Survivors Falling Through the Budget Gap
April 01, 2013
FOR IMMEDIATE RELEASE Contact: Toni Troop
April 1, 2013 617-557-1807, firstname.lastname@example.org
Survivors Falling Through the Budget Gap:
Sexual and Domestic Violence Programs Push
for Funding Life-Saving Services
Inadequate funding has caused gaps in services that put hundreds, if not thousands, of Massachusetts victims of sexual and domestic violence at risk. In a recent survey, during a 24-hour period, 443 requests for services at a domestic violence program were unmet. According to the statewide domestic violence hotline, SafeLink, only 35% of victims seeking emergency domestic violence housing found space at a shelter. Similarly, sexual violence programs report that requests for help continue to exceed capacity, resulting in waiting lists for support groups, counseling and other services. As awareness of these issues continues to rise and barriers to access (such as shame, guilt and isolation) are removed, demand for services is bound to increase even more.
What: Jane Doe Inc. – the Massachusetts Coalition Against Sexual Assault and Domestic Violence – and hundreds of advocates converge on Beacon Hill to advocate for funding that supports the life-saving and life-changing services provided by community-based sexual and domestic violence programs.
When: Thursday, April 4, 2013 starting at 11:00 AM
Who: Jane Doe Inc. Executive Director Mary R. Lauby will lead advocates from JDI’s membership of nearly 60 community based sexual and domestic violence programs from across the Commonwealth.
Why: Community based advocates for survivors of domestic violence and sexual assault can and do make a difference – often a life-saving difference. Contact with a community sexual violence program provides essential support and resources in the immediate aftermath of an assault or years later. Contact with a trained domestic violence advocate is a proven protective factor against the violence escalating to a homicide.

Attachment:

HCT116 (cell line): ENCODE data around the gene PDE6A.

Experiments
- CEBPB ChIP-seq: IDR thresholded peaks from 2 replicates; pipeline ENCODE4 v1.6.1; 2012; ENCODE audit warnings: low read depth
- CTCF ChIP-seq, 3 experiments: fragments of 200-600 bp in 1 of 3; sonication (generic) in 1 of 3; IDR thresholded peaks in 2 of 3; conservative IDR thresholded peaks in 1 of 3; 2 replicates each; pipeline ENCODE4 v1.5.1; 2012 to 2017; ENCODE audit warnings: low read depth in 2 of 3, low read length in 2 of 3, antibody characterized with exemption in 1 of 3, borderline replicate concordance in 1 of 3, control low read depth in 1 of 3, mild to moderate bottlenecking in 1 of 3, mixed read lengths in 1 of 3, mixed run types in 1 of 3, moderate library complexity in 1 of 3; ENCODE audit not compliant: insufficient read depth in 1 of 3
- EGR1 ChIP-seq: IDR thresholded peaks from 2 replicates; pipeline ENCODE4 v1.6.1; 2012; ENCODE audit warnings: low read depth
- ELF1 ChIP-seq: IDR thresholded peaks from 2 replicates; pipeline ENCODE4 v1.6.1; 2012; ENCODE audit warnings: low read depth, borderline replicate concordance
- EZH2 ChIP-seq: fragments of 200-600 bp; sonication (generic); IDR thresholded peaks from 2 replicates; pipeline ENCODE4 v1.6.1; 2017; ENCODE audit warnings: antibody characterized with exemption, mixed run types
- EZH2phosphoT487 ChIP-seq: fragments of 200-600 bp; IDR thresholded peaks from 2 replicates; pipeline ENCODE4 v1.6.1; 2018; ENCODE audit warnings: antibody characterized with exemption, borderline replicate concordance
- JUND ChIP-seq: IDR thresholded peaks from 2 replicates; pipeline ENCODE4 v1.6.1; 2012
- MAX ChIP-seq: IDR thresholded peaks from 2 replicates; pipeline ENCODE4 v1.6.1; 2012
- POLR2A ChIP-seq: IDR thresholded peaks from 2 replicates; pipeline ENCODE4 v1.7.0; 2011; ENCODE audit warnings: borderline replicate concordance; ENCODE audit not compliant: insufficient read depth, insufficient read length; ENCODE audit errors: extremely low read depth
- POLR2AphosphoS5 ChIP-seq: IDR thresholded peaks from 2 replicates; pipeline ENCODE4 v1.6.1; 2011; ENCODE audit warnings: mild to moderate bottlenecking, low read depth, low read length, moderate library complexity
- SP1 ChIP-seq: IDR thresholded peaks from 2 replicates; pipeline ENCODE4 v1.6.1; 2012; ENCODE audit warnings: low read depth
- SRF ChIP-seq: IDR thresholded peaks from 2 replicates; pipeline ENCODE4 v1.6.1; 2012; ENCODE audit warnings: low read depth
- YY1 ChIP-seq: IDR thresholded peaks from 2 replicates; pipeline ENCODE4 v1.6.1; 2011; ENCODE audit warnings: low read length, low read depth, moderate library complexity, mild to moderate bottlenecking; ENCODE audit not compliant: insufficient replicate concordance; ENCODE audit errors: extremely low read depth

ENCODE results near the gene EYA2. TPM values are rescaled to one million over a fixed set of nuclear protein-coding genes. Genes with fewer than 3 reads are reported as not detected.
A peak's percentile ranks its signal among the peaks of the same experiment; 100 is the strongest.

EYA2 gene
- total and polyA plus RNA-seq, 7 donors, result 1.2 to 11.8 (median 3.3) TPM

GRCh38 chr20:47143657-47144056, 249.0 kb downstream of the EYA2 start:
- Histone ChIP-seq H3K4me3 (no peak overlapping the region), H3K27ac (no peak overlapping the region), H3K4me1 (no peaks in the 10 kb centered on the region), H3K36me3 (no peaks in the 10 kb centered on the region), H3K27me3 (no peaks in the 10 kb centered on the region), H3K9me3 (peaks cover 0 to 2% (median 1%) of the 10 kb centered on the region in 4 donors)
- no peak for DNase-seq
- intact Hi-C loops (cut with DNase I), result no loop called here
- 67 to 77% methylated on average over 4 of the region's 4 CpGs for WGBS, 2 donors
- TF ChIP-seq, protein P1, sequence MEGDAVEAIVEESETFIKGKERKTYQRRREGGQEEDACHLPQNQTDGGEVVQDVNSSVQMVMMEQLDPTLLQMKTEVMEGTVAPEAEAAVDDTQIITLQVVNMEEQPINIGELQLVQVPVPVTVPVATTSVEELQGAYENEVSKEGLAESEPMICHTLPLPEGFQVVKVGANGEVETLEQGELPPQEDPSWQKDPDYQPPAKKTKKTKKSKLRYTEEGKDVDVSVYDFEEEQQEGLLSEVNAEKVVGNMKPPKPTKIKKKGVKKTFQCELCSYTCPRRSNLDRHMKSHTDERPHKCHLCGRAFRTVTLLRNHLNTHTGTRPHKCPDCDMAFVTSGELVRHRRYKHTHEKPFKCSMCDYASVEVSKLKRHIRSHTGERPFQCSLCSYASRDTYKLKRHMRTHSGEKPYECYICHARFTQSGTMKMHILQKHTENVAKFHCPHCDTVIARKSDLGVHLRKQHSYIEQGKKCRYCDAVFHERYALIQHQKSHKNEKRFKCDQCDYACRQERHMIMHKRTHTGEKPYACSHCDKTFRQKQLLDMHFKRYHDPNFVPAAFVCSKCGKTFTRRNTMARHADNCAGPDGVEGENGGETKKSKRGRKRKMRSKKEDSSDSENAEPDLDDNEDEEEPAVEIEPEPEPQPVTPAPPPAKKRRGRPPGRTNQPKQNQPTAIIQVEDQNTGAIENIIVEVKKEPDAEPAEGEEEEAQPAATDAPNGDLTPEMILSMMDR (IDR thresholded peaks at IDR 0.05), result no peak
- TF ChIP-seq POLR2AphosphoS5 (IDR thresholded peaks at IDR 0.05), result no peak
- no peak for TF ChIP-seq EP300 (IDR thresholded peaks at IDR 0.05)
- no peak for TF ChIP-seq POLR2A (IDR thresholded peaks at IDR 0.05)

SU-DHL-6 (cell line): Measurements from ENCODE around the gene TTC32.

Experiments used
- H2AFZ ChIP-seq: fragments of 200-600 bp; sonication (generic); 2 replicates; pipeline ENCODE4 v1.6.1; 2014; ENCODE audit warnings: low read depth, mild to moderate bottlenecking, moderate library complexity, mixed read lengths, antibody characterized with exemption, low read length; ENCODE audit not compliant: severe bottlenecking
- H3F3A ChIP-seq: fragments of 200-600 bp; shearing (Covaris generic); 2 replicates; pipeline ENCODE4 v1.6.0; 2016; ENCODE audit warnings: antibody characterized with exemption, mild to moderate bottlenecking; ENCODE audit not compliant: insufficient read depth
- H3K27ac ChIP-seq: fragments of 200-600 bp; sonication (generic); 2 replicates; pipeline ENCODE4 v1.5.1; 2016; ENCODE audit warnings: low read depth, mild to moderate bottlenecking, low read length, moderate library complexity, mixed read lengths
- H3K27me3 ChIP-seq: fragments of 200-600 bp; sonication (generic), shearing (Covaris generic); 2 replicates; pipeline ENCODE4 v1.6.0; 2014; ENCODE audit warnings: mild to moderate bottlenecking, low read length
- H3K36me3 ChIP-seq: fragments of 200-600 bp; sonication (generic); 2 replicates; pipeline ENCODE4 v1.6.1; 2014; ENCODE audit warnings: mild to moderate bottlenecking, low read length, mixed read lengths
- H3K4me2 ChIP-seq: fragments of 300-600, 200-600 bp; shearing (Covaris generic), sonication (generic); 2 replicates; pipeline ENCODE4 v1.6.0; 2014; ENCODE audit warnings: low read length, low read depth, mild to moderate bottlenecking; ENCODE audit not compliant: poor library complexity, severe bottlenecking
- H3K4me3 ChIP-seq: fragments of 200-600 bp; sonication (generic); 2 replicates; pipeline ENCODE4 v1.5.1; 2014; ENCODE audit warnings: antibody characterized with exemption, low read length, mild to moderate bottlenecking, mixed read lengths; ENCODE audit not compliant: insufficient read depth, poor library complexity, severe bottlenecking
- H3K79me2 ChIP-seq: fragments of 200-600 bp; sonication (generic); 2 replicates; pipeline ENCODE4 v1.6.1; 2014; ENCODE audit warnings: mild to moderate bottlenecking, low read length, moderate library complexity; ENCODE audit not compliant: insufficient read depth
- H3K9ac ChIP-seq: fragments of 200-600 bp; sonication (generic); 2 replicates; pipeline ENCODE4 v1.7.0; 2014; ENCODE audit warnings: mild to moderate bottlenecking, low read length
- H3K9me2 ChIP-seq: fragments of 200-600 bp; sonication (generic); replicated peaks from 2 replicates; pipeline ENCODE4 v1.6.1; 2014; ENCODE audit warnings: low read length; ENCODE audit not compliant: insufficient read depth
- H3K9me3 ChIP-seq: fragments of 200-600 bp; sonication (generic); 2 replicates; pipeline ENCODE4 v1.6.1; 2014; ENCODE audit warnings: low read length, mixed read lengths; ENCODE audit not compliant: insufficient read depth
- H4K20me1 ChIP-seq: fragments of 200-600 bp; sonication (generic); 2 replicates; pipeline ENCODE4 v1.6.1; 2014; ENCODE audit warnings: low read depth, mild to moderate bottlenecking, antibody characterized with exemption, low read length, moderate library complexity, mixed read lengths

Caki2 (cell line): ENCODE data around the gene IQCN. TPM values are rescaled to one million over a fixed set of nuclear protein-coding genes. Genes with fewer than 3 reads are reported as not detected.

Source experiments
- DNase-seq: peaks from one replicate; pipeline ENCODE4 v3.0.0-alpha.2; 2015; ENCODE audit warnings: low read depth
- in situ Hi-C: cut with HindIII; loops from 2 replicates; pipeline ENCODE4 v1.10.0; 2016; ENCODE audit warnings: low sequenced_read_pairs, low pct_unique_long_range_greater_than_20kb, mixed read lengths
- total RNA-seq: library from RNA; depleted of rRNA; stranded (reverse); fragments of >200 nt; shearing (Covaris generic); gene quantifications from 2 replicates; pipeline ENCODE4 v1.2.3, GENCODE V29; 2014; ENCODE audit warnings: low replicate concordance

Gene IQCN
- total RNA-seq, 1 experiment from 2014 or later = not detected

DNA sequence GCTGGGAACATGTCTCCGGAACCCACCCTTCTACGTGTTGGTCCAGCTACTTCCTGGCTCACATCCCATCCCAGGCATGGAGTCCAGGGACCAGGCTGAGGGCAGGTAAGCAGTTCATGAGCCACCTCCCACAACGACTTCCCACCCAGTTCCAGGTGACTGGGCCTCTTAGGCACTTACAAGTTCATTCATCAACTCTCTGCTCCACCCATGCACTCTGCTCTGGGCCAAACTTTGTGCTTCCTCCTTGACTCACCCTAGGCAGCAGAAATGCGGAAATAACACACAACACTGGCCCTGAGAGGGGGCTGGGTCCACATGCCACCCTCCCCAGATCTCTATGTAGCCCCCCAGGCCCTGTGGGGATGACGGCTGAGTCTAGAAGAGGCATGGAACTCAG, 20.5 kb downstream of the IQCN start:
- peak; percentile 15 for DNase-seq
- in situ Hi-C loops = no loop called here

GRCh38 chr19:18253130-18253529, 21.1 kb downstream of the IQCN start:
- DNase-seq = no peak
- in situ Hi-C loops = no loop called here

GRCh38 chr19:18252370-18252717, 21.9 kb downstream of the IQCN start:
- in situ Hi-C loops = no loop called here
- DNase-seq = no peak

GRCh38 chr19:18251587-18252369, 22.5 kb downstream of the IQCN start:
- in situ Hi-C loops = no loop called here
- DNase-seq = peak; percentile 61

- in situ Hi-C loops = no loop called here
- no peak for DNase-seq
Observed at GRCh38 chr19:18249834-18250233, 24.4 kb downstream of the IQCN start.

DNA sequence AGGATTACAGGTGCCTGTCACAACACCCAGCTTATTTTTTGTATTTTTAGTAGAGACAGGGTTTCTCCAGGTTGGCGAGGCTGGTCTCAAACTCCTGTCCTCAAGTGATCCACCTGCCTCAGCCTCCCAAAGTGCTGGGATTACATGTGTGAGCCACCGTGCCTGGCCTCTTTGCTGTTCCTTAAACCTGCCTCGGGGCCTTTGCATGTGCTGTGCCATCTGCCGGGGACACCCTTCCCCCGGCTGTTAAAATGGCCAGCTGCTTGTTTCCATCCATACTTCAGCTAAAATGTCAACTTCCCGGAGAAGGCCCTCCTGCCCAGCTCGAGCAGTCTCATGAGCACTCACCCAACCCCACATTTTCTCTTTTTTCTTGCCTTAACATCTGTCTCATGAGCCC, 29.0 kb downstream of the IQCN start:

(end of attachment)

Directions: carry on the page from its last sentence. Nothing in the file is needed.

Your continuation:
JDI and its member organizations will take this message to the legislators as part of the coalition’s annual advocacy day. Advocates and survivors will share stories with their legislators to demonstrate how services have been shredded and why funds are needed to rebuild their capacity to serve the 2000 victims who seek help every day in Massachusetts.
Mary R. Lauby, Executive Director at Jane Doe Inc., stresses the effectiveness of these programs and the important effects of their work not only for survivors but for society. “Local programs must be funded commensurate with the enormous responsibility with which they are entrusted,” Lauby said. “Sexual and domestic violence programs are essential pillars of our response to the profound personal and community impact of sexual and domestic violence."
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